Friday, July 02, 2010

Stocking Cuffs! More Old Files

I was looking through old files again today, and found a whole folder full of stocking cuffs I had forgotten about. LOTS of them.

For many years I did nothing Christmas, as there were no shiny/sparkly threads to make them look right - and also, the images are simply not in my head, as I "see" other types of design.

About twelvle years ago, after I had moved back to Austin and decided to start designing painted canvas again, I painted some for various customers of the two shops here.

There was also the factor that I had become a grandmother, so anticipating that I would have more than one of them, I knew I'd never do a complete stocking - nor would I want to stitch one. (it would take too long) I like the look of just the cuff with the body of the stocking being velveteen.

I've never been a fan of needlepoint Christmas stockings, as they are generally too "busy," and have too many things going on that really don't show up well when hanging over the fireplace. As decorative accessories at Christmas, the cuffs with a plain body are great!

The William Morris cuff looks really bad in this scan, as my ink was running out when I made the copy - so it doesn't show up well, and has strangely colored streaks on it..

I painted this one later when Madeline was about four years old, and Julia was a new baby - and showed her a collection so she could choose what she wanted. I was astonished that she chose this one! The other grandmother, also an "art" person (she was a curator at the Kimball Museum in Fort Worth for many years, and did her master's in Art History) was not surprised, as she said that of course our granddaughter has wonderful and sophisticated taste.

I stitched it with a lot of metallic gold outlines, and had less white at the top. That was worked with pale green beads on white, and her name was machine embroidered on the foot of a dark blue velveteen stockiong. It was really pretty! Julia's had red poinsettias with some turquoise "jewels" here and there, as she is a December girl.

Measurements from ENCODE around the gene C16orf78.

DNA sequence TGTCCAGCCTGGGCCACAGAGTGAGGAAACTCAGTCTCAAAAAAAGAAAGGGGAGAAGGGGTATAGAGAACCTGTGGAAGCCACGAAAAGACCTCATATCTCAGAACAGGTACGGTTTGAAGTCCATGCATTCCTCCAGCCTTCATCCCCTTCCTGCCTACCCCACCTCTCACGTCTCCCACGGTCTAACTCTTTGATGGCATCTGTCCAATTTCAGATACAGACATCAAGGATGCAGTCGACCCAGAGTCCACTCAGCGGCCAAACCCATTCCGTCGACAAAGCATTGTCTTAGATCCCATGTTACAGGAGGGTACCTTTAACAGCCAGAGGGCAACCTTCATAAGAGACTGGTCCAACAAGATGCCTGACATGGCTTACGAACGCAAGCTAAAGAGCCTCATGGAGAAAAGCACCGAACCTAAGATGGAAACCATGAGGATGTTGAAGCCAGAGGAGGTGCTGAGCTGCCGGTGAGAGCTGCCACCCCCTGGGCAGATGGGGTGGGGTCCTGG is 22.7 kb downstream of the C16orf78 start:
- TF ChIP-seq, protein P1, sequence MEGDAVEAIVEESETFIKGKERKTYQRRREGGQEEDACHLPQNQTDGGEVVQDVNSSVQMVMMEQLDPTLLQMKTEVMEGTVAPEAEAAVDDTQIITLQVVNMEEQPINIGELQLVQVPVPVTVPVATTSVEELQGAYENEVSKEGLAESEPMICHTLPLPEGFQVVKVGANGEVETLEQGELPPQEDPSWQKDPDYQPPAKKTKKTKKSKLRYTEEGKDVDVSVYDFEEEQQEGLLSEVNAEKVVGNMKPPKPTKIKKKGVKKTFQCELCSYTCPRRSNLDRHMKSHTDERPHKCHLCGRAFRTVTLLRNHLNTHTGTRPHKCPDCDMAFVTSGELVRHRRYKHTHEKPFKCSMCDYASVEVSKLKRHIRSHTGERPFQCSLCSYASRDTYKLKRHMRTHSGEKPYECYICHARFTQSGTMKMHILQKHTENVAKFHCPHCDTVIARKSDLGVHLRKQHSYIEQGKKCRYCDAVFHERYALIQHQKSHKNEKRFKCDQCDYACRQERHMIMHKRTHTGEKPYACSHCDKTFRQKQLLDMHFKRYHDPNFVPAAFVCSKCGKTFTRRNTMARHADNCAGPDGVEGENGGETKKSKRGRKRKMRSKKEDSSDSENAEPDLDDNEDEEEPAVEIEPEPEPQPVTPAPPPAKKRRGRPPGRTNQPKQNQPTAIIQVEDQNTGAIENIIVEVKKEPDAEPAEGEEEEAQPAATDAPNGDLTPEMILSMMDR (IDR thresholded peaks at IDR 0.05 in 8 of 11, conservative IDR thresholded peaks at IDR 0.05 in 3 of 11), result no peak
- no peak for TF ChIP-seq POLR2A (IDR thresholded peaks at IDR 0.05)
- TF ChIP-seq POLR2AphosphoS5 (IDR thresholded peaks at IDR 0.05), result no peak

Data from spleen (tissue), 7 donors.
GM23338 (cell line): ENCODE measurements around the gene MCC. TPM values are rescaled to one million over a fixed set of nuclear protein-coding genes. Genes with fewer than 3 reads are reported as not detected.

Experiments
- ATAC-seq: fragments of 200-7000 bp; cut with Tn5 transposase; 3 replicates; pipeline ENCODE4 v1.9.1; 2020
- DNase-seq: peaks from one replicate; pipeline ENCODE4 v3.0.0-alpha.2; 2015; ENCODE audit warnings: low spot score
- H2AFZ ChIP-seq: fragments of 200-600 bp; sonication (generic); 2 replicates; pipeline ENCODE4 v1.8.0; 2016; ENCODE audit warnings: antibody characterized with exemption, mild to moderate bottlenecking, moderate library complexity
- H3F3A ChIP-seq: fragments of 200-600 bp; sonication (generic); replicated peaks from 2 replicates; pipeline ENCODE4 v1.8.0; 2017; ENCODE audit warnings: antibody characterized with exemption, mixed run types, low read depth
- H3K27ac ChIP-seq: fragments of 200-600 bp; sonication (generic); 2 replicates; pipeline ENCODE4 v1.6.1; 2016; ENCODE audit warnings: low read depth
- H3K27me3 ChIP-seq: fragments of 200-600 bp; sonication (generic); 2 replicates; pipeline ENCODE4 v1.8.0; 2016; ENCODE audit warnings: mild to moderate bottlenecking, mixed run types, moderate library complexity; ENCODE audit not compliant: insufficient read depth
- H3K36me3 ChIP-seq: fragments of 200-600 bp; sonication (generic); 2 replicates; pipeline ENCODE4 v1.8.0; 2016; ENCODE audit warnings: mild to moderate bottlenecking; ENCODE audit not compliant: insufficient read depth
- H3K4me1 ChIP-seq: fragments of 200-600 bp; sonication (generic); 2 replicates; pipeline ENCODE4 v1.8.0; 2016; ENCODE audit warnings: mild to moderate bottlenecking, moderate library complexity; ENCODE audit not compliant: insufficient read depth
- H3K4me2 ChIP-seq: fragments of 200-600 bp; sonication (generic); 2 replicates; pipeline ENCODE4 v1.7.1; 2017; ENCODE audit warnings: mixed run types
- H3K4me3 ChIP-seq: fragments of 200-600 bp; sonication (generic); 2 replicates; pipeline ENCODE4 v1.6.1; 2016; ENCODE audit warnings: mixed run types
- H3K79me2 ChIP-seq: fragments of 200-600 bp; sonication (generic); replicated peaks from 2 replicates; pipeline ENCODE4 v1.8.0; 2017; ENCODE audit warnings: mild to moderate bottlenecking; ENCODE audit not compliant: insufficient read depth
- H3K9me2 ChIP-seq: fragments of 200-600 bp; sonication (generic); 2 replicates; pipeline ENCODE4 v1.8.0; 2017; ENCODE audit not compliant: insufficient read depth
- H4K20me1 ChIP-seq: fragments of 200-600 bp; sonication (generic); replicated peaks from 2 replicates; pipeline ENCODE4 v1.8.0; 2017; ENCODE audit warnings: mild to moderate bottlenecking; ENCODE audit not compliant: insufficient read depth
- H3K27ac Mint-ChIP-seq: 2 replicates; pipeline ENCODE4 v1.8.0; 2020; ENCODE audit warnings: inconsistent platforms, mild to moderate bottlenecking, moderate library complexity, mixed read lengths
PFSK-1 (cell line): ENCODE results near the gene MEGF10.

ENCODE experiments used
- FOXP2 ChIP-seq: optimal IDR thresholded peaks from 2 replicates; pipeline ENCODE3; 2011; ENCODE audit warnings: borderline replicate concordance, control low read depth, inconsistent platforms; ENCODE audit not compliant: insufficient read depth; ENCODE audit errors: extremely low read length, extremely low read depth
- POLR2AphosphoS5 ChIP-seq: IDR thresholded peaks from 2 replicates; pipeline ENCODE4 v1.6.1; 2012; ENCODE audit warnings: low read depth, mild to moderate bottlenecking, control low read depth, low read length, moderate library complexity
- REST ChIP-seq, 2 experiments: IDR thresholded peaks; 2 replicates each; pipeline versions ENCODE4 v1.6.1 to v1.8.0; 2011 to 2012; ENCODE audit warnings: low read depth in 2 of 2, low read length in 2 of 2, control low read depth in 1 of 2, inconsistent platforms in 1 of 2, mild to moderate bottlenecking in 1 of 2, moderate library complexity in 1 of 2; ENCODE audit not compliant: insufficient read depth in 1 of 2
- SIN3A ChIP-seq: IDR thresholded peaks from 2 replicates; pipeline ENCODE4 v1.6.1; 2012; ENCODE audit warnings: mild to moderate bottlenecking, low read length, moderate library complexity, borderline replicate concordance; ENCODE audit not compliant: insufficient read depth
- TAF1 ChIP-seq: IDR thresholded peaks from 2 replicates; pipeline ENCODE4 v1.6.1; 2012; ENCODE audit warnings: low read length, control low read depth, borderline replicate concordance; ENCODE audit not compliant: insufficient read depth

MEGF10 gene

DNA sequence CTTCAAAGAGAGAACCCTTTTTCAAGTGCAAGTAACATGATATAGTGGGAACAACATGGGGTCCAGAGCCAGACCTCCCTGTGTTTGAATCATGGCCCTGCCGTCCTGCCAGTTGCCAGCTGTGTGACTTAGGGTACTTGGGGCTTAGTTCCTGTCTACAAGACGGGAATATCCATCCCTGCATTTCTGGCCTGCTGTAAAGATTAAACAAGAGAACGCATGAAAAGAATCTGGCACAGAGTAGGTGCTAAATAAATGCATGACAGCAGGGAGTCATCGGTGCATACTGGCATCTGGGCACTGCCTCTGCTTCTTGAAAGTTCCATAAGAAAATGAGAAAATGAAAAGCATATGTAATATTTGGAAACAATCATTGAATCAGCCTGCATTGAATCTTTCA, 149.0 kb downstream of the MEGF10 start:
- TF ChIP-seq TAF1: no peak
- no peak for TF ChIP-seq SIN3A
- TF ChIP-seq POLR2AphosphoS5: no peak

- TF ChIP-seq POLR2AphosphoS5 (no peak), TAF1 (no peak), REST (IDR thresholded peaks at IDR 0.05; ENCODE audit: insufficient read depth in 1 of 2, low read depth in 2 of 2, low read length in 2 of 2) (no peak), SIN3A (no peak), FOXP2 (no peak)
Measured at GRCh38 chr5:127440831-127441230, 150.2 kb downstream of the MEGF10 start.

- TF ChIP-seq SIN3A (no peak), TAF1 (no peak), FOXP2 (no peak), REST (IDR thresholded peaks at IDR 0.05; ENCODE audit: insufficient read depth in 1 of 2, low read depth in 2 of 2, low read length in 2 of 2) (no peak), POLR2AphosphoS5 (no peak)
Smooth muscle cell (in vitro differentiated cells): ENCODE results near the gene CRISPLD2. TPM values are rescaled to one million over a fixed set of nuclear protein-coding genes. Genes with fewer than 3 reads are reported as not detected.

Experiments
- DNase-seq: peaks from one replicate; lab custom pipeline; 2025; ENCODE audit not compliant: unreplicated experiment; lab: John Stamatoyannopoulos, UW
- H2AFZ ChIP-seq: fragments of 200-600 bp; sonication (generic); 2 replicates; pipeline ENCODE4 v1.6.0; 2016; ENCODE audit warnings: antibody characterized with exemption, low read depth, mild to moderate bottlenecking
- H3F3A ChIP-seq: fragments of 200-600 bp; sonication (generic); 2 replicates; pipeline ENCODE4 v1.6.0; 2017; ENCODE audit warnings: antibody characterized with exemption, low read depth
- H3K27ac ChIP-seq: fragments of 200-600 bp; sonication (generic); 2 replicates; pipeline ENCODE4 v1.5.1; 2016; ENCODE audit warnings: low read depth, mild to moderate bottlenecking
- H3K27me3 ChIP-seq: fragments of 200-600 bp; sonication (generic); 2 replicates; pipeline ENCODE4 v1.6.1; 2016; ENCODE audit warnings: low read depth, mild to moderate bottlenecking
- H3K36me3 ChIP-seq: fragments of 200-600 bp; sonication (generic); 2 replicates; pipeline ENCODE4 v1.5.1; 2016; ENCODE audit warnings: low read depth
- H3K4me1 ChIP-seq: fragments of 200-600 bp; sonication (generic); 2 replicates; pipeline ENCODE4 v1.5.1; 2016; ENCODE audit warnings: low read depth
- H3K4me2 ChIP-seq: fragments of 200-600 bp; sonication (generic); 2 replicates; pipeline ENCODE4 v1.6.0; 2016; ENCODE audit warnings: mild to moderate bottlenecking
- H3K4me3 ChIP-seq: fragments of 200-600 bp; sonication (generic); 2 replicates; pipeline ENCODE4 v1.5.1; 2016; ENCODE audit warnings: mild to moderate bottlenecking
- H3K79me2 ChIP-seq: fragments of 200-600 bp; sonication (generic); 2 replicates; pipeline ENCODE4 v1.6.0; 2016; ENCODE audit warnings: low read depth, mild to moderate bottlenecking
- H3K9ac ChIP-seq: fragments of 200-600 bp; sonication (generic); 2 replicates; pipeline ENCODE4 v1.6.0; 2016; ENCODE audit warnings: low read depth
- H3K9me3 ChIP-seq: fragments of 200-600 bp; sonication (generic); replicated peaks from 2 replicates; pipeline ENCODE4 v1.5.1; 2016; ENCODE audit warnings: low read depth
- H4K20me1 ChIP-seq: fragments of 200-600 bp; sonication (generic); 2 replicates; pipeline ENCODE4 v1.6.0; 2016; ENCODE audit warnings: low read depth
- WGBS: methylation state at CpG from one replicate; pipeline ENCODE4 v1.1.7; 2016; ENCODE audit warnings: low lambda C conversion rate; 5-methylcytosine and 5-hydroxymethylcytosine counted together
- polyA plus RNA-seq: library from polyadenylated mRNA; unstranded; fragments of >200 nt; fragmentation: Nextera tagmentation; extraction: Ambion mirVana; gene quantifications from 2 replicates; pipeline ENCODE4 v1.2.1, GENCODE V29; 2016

The next scan is one of a pair, but I can't f ind the other one. I had a lot of fun painting the originals, but discontinued it quickly so I wouldn't have to do it again.
The two cuffs with ornaments are simple and effective, I think, and names fit nicely over the strings that dangle the ornaments from the swag. I used as inspiration the ornaments showing almost every year in the Smithsonian catalog - these gorgeous art museum catalogs, including MFA Boston and the Metropolitan are outstanding for visual images to inspire one, but I'm always aware of copyrights, and some things I only use for personal and not commercial - like the Metropolitan Museum angels. I started doing those for myself in 1985, and adding one every year..

I've seen a number of these same ornaments, over the last few years, interpreted by several designers - and recently they are absolutely beautiful with other embellishments added, and used as individual tree ornaments. I stuck to simplicity and stitch counting for mine, as I felt necessary for using several in a small space.
I have to stay out of the files now for a few days and get some work done that has lagged behind with my chaotic lifestyle lately - but I'm enjoying weeding out old files and finding things like this.

4 comments:

threadmedley said...

I love the William Morris one! Elegant and not your typical Christmas design. Placed on a navy velvet stocking, it would be a real knockout!

Rachel said...

You have been having a productive rummage, haven't you! They're gorgeous - much nicer than the usual Santa's Sack efforts!

LIZ said...

I love the cuffs! I think the ornaments are my favorites.

Front Range Stitcher said...

Thanks so much for posting those lovely cuffs for us to see. I hadn't thought about how dramatic it would be to have an amazing cuff with lush velvet for the stocking only. This is something I could do in my lifetime. lol I hadn't stitched a full sized stocking before because of the humungous undertaking it would be and I wasn't sure I would finish it...ever.